Catalytic converter 70 is shown coupled to exhaust manifold 48 upstream of nitrogen oxide trap 72. Exhaust gas oxygen sensor 76 is shown coupled to exhaust manifold 48 upstream of catalytic converter 70. In this particular example, sensor 76 provides signal EGO to controller 12 which converts signal EGO into two-state signal EGOS. A high voltage state of signal EGOS indicates exhaust gases are rich of a desired air/fuel ratio and a low voltage state of signal EGOS indicates exhaust gases are lean of the desired air/fuel ratio. Typically, the desired air/fuel ratio is selected at stoichiometry (14.3 lb. of air per pound of fuel, for example) which falls within the peak efficiency window of catalytic converter 70. During lean burn air/fuel operating modes, the desired air/fuel ratio is selected at a desired lean value considerably leaner than stoichiometry (18-22 lb. of air per pound of fuel, for example) to achieve improved fuel economy.
Fuel vapor recovery system 94 is shown coupled between fuel tank 67 and intake manifold 44 via purge line 95 and purge control valve 96. In this particular example, fuel vapor recovery system 94 includes vapor canister 97 which is connected in parallel to fuel tank 67 for absorbing fuel vapors therefrom by activated charcoal contained within the canister. Further, in this particular example, valve 96 is a pulse width actuated solenoid valve responsive to pulse width signal ppw from controller 12. A valve having a variable orifice may also be used to advantage such as a control valve supplied by SIEMENS as part no. F3DE-9C915-AA.
During fuel vapor purge, air is drawn through canister 97 via inlet vent 98 absorbing hydrocarbons from the activated charcoal. The mixture of purged air and vapors is then inducted into intake manifold 44 via purge control valve 96. Concurrently, fuel vapors from fuel tank 67 are drawn into intake manifold 44 via purge control valve 96.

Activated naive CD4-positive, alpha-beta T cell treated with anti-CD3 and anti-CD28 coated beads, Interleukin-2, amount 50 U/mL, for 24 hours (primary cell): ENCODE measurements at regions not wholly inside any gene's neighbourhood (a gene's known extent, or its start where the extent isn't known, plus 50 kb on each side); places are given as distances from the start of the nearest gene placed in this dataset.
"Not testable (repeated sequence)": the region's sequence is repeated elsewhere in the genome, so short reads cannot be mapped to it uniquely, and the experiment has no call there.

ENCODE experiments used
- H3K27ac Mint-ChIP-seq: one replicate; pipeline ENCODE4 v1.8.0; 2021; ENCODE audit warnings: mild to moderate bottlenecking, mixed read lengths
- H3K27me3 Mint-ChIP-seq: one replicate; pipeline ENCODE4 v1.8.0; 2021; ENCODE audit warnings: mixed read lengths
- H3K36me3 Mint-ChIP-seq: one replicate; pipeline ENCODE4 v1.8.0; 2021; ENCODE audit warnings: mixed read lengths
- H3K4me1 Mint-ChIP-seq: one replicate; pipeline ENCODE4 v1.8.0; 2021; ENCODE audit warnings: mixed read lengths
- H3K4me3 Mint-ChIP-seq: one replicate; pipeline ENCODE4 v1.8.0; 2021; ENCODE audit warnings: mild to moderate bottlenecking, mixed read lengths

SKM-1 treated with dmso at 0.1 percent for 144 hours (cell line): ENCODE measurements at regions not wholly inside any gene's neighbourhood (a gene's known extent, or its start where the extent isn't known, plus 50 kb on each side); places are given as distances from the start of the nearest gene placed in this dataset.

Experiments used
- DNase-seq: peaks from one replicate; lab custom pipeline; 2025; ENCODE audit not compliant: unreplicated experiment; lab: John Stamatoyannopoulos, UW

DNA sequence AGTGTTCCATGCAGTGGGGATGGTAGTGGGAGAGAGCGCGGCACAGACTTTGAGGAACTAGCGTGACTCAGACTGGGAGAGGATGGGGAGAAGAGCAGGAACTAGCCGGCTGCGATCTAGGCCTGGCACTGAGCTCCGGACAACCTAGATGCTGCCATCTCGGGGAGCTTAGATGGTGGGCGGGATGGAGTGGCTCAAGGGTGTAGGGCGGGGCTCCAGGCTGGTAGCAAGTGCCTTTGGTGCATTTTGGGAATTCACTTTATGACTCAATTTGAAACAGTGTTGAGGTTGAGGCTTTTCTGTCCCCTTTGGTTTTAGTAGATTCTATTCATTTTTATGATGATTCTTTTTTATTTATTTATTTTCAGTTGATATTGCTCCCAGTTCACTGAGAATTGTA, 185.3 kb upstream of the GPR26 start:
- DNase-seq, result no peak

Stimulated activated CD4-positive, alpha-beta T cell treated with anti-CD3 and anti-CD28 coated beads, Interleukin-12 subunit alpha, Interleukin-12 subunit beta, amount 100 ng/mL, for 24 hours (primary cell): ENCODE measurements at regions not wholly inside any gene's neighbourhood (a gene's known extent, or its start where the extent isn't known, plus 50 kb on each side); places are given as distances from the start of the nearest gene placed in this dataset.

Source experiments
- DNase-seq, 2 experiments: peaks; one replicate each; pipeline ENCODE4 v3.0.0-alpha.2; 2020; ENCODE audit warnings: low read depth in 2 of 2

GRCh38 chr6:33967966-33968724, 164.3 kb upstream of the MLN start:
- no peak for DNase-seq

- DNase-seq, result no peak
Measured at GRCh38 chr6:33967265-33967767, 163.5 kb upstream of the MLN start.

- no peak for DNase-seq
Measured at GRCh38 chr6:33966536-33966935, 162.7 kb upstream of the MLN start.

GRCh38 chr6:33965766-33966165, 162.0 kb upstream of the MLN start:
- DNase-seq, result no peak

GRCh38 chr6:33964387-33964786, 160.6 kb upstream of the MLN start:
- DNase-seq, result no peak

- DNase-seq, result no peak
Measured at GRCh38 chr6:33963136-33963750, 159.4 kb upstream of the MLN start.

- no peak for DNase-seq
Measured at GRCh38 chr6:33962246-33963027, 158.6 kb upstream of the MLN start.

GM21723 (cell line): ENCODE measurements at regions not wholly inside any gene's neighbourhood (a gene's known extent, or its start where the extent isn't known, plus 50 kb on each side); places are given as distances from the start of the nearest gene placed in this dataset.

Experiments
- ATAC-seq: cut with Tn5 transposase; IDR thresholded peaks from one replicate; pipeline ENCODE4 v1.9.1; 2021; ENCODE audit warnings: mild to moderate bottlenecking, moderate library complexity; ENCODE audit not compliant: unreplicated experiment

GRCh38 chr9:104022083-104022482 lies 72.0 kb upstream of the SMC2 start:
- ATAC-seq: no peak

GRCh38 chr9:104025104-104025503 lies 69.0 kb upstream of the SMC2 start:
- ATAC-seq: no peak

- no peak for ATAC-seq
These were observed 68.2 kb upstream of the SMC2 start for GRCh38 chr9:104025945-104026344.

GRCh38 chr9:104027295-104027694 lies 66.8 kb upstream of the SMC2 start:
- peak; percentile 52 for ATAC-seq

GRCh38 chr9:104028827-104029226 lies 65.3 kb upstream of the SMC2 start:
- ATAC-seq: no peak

Controller 12 is shown in FIG. 1 as a conventional microcomputer including: microprocessor unit 102, input/output ports 104, an electronic storage medium for executable programs and calibration values shown as read only memory chip 106 in this particular example, random access memory 108, and a conventional data bus. Controller 12 is shown receiving various signals from sensors coupled to engine 10, in addition to those signals previously discussed, including: measurement of inducted mass air flow (MAF) from mass air flow sensor 110 which is coupled to throttle body 58; engine coolant temperature (ECT) from temperature sensor 112 coupled to cooling sleeve 114; a profile ignition pickup signal (PIP) from Hall effect sensor 118 coupled to crankshaft 40; throttle position signal TP from throttle position sensor 120; and signal HC from hydrocarbon sensor 122 coupled between purge valve 96 and intake manifold 44.
The liquid fuel delivery routine executed by controller 12 for controlling engine 10 is now described beginning with reference to the flowchart shown in FIG. 2. Fuel delivery signal Fd, which is subsequently converted to fuel pulse width signal fpw for actuating fuel injector 66, is first generated as shown in step 202. More specifically, measurement of inducted mass airflow MAF is divided by the product of feedback variable FV (which is generated by the flowchart shown in FIG. 3) and desired air/fuel ratio A/Fd. Purge compensation signal PCOMP (the generation of which is described later herein with particular reference to the flowchart shown in FIG. 4) is then subtracted from the above quotient. Purge compensation signal PCOMP provides a measurement of the mass of fuel vapors inducted from fuel vapor recovery system 94 into air/fuel intake manifold 44 of engine 10.